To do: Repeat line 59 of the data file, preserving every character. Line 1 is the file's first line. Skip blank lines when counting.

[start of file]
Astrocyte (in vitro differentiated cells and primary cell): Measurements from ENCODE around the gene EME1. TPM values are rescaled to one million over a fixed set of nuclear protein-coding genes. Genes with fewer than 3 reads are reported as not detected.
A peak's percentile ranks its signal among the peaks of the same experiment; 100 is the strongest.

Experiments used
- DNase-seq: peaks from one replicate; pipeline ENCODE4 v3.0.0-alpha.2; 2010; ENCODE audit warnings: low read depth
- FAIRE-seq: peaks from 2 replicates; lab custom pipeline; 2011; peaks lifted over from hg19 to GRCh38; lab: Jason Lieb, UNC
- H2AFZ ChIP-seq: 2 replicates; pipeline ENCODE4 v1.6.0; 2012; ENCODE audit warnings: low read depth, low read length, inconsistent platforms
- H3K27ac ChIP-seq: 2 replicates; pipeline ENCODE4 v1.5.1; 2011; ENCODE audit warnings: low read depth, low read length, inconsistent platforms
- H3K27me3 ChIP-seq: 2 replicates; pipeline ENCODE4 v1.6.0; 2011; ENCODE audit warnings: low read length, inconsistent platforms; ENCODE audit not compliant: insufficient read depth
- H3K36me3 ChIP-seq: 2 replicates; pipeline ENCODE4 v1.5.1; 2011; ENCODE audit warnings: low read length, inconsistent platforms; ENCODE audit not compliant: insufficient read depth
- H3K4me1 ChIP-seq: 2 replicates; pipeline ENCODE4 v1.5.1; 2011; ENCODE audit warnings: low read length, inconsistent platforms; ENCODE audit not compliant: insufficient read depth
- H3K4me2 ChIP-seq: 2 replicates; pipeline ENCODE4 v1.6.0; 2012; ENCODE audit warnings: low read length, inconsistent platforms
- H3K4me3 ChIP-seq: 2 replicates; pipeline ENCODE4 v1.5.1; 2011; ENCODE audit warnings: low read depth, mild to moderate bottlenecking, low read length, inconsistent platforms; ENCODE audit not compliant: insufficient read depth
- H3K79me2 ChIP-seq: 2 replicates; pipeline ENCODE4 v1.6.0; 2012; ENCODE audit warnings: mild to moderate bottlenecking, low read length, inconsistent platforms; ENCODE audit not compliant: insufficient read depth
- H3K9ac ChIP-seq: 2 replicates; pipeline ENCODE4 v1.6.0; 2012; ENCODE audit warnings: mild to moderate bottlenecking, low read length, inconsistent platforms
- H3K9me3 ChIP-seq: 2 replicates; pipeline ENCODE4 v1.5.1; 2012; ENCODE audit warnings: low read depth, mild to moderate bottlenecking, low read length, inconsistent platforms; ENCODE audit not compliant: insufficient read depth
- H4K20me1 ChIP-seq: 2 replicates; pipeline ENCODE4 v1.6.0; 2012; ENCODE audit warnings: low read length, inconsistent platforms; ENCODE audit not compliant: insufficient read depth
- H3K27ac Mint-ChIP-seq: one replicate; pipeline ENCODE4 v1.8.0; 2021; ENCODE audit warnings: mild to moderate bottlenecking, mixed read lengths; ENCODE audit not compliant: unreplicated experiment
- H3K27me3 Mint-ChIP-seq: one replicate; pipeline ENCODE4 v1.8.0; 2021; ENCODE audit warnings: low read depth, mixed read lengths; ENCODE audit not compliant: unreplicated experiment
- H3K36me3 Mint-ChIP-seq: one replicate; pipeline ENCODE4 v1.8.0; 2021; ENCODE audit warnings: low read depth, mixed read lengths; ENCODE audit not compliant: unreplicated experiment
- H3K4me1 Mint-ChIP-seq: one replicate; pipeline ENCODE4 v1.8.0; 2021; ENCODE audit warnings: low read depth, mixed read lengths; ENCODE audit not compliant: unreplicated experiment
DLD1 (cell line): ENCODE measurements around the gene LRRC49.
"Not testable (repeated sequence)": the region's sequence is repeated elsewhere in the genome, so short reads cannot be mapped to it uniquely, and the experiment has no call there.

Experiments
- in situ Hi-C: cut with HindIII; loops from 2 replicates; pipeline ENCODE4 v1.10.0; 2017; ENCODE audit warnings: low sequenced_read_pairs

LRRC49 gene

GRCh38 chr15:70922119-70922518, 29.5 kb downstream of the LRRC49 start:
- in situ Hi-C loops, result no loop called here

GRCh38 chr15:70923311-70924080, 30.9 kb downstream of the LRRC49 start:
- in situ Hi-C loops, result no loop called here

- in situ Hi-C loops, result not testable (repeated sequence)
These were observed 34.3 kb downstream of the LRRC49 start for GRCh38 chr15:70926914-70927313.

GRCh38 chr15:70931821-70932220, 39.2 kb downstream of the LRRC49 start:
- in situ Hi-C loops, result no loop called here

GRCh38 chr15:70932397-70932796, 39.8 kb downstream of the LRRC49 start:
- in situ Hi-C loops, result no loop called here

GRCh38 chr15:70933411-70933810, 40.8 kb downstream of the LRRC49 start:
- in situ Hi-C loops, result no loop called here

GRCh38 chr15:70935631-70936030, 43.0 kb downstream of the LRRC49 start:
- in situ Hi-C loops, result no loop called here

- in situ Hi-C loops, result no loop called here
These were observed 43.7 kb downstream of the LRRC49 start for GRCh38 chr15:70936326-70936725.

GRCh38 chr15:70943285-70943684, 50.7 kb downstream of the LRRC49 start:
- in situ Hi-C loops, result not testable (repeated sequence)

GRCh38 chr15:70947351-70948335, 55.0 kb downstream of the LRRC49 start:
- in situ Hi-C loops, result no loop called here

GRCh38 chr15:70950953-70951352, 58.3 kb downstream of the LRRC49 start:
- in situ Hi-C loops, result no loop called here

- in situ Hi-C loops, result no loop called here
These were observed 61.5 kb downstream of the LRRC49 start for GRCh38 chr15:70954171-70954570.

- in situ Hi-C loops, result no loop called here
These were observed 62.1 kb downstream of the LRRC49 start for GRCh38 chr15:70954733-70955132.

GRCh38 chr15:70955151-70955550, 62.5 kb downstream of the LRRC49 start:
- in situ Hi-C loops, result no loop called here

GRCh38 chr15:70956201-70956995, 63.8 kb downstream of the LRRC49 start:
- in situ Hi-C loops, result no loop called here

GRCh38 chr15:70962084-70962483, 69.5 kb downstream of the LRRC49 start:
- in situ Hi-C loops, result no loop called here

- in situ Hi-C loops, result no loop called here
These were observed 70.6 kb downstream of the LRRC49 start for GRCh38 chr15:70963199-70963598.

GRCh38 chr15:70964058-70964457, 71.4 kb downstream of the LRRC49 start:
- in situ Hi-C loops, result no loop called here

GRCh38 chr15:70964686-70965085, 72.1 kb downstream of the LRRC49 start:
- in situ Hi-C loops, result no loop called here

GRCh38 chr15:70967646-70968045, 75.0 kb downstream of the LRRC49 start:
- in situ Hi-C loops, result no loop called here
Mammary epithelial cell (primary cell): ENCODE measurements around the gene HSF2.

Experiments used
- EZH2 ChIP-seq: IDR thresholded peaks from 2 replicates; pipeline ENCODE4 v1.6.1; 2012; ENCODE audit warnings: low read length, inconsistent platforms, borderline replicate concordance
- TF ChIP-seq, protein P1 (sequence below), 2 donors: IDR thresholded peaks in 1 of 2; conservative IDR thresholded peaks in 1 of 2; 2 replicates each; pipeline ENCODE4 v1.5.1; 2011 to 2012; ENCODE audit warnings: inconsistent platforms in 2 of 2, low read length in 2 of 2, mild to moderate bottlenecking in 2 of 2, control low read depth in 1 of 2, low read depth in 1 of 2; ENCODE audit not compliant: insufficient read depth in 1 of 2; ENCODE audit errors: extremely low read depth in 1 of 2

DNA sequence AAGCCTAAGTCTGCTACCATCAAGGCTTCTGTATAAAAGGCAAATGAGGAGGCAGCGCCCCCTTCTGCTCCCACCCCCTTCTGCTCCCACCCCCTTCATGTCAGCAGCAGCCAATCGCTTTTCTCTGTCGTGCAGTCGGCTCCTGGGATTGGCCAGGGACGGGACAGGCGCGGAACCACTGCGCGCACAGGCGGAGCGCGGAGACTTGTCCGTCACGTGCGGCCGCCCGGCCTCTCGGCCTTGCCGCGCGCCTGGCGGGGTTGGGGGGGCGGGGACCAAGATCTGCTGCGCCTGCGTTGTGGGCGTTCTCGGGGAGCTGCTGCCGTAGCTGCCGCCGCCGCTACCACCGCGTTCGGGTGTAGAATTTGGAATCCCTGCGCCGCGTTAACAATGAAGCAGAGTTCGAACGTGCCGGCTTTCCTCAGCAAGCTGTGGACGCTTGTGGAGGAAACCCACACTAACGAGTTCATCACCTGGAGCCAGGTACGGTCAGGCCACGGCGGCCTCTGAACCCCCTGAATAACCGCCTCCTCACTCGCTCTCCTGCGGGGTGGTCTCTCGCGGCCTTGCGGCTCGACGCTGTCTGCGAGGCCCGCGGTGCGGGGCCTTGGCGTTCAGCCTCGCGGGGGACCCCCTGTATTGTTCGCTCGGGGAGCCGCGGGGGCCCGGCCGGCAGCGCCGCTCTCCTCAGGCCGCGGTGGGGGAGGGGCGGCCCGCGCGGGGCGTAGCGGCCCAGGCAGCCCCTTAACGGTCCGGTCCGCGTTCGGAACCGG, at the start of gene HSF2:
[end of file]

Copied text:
These were observed 70.6 kb downstream of the LRRC49 start for GRCh38 chr15:70963199-70963598.